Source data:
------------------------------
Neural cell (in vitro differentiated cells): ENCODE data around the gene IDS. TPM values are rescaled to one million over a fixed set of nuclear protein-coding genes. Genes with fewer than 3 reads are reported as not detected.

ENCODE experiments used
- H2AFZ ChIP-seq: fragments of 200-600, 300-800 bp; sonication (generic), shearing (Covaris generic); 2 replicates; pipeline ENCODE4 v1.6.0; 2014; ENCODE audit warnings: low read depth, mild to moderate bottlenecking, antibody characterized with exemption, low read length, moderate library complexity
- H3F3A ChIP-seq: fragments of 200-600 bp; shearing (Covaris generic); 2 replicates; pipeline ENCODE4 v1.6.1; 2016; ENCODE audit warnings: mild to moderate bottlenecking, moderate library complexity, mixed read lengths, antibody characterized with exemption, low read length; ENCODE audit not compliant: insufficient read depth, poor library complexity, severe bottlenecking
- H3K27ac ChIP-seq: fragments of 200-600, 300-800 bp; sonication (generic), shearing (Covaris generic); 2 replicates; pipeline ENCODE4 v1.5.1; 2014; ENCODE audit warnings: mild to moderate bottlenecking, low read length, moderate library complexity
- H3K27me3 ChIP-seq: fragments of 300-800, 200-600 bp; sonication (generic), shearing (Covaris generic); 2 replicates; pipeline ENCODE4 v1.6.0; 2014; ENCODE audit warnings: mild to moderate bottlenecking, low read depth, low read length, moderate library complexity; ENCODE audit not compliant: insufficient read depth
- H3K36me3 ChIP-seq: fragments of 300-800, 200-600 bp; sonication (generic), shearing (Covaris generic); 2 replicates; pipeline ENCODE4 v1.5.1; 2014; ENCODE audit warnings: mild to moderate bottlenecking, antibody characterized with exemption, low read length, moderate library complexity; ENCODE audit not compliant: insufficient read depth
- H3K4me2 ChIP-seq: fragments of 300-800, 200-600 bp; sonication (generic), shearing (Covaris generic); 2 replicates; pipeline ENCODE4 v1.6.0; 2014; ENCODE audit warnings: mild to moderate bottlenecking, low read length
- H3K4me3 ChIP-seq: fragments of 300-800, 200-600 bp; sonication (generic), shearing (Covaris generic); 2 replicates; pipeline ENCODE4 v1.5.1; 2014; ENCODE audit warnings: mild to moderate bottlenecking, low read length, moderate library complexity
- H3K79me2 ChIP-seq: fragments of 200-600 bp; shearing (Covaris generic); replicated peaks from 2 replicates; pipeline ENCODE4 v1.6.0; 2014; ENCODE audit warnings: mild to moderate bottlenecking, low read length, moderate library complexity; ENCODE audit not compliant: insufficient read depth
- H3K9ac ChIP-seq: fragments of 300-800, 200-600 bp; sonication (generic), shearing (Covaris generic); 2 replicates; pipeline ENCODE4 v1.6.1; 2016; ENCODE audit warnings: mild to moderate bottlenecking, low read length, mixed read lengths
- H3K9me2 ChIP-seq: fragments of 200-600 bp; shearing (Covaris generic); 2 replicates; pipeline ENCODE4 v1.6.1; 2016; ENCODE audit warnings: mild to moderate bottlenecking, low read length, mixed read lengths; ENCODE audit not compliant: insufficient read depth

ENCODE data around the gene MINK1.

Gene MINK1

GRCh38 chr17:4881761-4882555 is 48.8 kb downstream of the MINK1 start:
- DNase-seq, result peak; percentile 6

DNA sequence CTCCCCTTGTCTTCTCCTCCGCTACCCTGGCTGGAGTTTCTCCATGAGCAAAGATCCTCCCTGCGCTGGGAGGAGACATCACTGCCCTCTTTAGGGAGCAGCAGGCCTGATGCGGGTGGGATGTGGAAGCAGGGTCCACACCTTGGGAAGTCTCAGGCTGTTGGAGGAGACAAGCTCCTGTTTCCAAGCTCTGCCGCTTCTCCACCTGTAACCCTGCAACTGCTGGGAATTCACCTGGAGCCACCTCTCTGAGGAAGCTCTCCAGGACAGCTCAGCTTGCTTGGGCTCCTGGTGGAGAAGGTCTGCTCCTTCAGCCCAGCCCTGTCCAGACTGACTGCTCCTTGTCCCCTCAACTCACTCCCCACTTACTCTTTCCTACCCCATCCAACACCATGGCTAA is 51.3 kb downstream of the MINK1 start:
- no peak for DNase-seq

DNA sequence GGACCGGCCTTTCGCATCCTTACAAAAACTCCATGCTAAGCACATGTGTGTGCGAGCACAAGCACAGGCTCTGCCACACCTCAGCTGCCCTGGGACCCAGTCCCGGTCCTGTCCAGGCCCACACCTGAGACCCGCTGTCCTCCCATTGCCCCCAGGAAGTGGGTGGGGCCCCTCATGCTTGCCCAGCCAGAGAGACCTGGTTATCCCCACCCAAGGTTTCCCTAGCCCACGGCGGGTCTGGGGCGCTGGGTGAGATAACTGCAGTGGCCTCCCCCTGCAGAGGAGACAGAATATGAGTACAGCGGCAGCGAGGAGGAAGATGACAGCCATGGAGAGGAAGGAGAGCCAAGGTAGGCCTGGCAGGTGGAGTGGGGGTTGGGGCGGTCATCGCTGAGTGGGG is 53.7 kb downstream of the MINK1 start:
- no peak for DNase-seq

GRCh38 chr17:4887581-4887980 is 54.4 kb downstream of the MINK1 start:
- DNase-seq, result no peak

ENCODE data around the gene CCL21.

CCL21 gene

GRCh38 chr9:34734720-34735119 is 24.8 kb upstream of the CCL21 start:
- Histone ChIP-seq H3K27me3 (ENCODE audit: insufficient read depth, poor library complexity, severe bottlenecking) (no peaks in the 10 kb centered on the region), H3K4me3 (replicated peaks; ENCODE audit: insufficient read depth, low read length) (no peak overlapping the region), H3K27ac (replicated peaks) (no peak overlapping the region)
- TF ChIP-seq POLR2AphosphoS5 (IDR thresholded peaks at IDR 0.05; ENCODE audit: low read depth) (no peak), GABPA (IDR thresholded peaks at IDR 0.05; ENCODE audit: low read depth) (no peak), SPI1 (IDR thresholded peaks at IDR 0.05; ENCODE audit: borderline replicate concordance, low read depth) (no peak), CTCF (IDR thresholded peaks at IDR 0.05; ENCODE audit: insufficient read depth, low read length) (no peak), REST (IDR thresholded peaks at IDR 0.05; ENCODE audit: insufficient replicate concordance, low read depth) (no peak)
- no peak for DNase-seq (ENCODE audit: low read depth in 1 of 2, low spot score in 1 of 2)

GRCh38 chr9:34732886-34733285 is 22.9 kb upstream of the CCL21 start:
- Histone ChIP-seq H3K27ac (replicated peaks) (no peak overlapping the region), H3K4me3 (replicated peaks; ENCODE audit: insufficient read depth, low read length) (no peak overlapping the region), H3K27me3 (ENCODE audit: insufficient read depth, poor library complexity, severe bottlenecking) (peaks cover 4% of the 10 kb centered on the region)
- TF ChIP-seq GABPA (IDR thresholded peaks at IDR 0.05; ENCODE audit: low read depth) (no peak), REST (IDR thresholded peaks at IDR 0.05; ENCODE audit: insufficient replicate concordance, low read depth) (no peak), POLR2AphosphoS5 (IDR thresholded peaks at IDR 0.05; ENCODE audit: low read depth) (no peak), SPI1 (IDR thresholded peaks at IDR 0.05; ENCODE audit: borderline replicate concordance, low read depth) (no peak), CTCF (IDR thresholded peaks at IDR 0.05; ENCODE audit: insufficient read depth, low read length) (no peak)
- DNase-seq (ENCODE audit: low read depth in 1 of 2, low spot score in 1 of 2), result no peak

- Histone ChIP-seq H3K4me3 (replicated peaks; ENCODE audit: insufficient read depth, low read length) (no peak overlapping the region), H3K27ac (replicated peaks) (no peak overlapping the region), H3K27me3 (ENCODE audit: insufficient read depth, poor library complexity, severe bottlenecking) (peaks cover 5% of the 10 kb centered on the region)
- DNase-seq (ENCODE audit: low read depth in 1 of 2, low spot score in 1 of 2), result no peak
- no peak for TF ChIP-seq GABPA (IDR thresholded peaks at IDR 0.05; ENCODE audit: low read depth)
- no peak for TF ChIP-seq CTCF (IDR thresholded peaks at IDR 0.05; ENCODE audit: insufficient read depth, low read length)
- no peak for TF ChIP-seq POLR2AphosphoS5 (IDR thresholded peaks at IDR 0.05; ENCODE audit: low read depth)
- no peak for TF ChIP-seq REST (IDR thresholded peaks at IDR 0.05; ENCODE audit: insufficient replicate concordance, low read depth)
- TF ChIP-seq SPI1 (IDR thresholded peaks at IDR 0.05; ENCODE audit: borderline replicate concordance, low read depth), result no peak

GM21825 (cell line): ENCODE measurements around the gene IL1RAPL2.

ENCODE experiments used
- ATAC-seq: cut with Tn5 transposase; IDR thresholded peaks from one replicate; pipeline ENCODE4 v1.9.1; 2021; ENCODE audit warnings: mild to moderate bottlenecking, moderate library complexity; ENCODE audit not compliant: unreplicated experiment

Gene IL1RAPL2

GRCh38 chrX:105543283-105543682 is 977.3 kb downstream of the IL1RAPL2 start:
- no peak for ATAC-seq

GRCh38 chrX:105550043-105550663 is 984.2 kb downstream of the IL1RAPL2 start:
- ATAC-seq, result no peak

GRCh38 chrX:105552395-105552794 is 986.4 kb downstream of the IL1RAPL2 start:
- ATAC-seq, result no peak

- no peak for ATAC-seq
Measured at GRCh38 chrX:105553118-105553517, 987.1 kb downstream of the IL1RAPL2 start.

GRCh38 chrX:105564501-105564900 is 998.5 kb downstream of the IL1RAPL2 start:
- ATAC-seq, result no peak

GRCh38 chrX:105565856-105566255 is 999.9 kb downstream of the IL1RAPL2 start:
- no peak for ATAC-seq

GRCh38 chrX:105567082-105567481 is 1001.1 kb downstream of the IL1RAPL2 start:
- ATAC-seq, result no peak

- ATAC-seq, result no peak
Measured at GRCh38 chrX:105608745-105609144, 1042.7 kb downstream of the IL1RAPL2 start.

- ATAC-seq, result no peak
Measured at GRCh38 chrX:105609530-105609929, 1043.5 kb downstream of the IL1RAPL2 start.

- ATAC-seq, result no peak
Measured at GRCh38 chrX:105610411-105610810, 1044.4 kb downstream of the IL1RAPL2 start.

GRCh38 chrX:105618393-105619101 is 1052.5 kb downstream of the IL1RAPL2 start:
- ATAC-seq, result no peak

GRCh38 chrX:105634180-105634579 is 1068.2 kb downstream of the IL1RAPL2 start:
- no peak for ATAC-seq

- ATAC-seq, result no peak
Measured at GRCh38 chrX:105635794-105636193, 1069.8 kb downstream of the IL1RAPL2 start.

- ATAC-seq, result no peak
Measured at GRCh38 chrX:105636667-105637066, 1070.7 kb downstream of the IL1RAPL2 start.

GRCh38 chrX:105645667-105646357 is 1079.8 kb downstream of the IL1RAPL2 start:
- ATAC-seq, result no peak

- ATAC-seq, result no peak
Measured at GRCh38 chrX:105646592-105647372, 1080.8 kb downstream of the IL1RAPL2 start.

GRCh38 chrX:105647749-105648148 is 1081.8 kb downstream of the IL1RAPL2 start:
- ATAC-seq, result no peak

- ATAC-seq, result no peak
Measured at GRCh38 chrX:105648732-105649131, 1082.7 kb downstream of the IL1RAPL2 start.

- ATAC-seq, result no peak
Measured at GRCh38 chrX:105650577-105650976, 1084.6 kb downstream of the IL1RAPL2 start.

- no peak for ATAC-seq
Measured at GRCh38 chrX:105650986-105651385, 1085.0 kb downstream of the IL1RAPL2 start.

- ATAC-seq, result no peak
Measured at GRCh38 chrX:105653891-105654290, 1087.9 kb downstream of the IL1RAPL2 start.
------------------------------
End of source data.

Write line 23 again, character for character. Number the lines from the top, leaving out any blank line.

ENCODE data around the gene CCL21.